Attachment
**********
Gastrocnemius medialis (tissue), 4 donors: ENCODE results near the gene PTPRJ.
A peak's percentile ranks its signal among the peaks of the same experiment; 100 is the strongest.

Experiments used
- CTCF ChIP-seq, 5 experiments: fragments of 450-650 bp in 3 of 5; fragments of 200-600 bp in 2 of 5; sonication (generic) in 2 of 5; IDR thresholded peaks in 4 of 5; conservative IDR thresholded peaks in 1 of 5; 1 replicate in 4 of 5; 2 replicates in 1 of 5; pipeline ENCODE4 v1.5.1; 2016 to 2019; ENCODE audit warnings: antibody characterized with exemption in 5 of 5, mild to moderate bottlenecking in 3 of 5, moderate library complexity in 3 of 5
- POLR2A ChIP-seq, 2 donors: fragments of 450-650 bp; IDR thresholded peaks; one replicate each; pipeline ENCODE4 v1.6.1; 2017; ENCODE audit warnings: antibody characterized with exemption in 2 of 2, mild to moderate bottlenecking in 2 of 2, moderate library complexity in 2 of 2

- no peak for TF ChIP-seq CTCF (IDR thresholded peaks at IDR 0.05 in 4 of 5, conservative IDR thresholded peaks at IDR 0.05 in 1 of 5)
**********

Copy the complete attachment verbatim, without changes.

Gastrocnemius medialis (tissue), 4 donors: ENCODE results near the gene PTPRJ.
A peak's percentile ranks its signal among the peaks of the same experiment; 100 is the strongest.

Experiments used
- CTCF ChIP-seq, 5 experiments: fragments of 450-650 bp in 3 of 5; fragments of 200-600 bp in 2 of 5; sonication (generic) in 2 of 5; IDR thresholded peaks in 4 of 5; conservative IDR thresholded peaks in 1 of 5; 1 replicate in 4 of 5; 2 replicates in 1 of 5; pipeline ENCODE4 v1.5.1; 2016 to 2019; ENCODE audit warnings: antibody characterized with exemption in 5 of 5, mild to moderate bottlenecking in 3 of 5, moderate library complexity in 3 of 5
- POLR2A ChIP-seq, 2 donors: fragments of 450-650 bp; IDR thresholded peaks; one replicate each; pipeline ENCODE4 v1.6.1; 2017; ENCODE audit warnings: antibody characterized with exemption in 2 of 2, mild to moderate bottlenecking in 2 of 2, moderate library complexity in 2 of 2

- no peak for TF ChIP-seq CTCF (IDR thresholded peaks at IDR 0.05 in 4 of 5, conservative IDR thresholded peaks at IDR 0.05 in 1 of 5)